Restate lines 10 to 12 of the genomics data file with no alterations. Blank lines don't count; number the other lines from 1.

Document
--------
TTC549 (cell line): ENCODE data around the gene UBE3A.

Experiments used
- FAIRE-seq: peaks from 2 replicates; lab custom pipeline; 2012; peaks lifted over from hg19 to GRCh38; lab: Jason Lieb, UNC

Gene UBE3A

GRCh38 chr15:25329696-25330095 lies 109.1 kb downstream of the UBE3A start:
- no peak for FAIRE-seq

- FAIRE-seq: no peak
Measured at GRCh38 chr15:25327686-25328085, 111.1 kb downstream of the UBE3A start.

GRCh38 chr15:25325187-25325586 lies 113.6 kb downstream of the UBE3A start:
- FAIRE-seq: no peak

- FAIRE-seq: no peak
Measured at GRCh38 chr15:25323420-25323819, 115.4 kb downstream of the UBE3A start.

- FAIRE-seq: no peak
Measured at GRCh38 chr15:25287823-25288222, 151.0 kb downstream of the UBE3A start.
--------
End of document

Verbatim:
- FAIRE-seq: no peak

- FAIRE-seq: no peak
Measured at GRCh38 chr15:25323420-25323819, 115.4 kb downstream of the UBE3A start.